I’m updating The Complete Guide to Christian Coach Training.  I include a supplemental section in my book that features various resources, some from other authors who have given me permission to republish.  One of those resources is an article written by Judy Santos who was the founding director of the Christian Coaches Network.  Although it was written several years ago, it remains wise advice today. 

As coaching for Christians becomes better known, a fertile ground is provided for opportunists.

Sometimes, opportunities arise to be involved in coaching companies, training situations, speaking engagements, media opportunities, etc. Some are great – others are not. Here are some guidelines and things to watch for that may be helpful in making decisions that you will not later regret.

  1. Pray for discernment and wisdom as you read. When you hit a red flag, don’t waste time reading further.
  1. Just because it sounds Christian, doesn’t mean it is. Dig. Anyone can use Christian terms and coaching catchwords in the same sentence.  Check for substance.
  1. Always check the identity of the person heading up the organization. If you can’t find the information, or have a lot of trouble locating the owner or CEO, consider that a red flag. Who are other stakeholders?
  1. Look for contradictions, marketing hype, promises of fame and fortune and unsubstantiated statements. Remember the old saying: “If it sounds too good to be true, it probably is.”
  1. Consider the qualifications and credentials of the person making the offer. If it’s a coaching situation, are there recognized organizations behind this person either in coach training, ICF, accredited university or through a group with credentialed leadership that has an excellent reputation? Does this person have a clear understanding of the legalities, ethics and differences between coaching, consulting and counseling? If you are going to put your reputation on the line, you want to be very certain it is not tarnished by association.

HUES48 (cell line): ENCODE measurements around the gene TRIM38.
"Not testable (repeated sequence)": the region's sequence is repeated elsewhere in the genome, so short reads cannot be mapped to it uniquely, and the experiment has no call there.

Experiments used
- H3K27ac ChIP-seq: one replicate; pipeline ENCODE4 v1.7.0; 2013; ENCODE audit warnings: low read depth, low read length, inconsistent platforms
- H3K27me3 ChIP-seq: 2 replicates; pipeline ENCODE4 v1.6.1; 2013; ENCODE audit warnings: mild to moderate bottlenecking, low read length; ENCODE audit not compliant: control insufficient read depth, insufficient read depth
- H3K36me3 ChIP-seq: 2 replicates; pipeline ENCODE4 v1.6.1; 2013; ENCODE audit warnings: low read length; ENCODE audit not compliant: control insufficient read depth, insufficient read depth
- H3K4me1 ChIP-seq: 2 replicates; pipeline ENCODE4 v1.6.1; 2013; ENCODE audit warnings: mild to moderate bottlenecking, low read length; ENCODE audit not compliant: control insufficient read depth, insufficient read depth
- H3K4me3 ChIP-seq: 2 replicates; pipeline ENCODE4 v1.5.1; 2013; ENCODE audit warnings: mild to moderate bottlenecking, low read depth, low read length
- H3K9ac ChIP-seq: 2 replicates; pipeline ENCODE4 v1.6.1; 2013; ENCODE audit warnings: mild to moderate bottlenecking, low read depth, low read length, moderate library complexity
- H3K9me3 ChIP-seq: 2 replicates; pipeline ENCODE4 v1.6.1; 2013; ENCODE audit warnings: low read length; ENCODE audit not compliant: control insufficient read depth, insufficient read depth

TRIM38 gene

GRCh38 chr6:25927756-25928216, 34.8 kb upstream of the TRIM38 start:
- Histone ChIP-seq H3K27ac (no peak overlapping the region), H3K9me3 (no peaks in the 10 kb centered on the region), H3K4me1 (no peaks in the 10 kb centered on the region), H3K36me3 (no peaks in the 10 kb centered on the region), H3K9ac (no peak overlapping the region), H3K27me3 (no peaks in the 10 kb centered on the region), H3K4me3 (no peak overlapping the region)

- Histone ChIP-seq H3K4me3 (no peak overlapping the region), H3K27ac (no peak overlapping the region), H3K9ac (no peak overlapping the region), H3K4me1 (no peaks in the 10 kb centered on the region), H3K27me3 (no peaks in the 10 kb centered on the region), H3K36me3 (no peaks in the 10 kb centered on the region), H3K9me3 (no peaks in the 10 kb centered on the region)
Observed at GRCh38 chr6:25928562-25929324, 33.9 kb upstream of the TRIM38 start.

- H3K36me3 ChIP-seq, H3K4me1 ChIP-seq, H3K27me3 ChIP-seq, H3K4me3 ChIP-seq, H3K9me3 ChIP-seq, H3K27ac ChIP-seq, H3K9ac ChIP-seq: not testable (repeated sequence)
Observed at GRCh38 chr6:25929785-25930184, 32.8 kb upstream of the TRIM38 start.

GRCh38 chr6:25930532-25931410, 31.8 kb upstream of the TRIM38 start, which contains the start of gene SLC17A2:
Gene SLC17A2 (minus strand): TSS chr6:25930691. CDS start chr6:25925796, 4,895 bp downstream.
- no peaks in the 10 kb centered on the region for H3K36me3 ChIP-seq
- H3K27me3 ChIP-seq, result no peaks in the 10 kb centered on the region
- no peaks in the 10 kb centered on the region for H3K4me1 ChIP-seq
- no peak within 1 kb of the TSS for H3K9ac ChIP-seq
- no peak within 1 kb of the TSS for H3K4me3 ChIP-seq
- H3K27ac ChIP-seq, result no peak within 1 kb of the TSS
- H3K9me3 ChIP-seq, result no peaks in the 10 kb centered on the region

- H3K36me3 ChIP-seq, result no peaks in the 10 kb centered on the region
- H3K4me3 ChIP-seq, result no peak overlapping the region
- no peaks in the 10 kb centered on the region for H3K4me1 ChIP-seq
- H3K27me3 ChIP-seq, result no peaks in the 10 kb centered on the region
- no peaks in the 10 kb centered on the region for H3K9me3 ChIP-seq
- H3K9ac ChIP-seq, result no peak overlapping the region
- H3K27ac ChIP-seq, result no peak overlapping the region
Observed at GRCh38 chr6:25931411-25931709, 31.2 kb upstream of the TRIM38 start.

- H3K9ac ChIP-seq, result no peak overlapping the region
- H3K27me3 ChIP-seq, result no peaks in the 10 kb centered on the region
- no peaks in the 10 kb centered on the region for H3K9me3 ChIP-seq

1. Be assertive in asking for references and ways to verify what you are being told.
  1. If you are checking a website, follow all the links.
  1. Look for empty promises being offered to you and also to the public. Credibility begins with legitimacy.
  1. Look through the sales pitch carefully. If they are asking you for money or a substantial amount of time, check carefully to determine competitive value and if there is a wiggle clause. Is what they are offering solid, viable and credible?
  1. Guarantees, certification and accreditation are only as    credible as the person or organization granting them.
  1. Determine your ROI (return on investment). What is the cost, what is the potential payoff? How much of your time is involved? How much financial risk is involved? If it is a media opportunity, what are the demographics? Does the          media reach the market that contain your potential ideal clients?
  1. Pay attention to how much or little of God’s peace you sense around the opportunity. If you still aren’t sure, ask someone you trust.

Used by permission ©2004-2012 Christian Coaches Network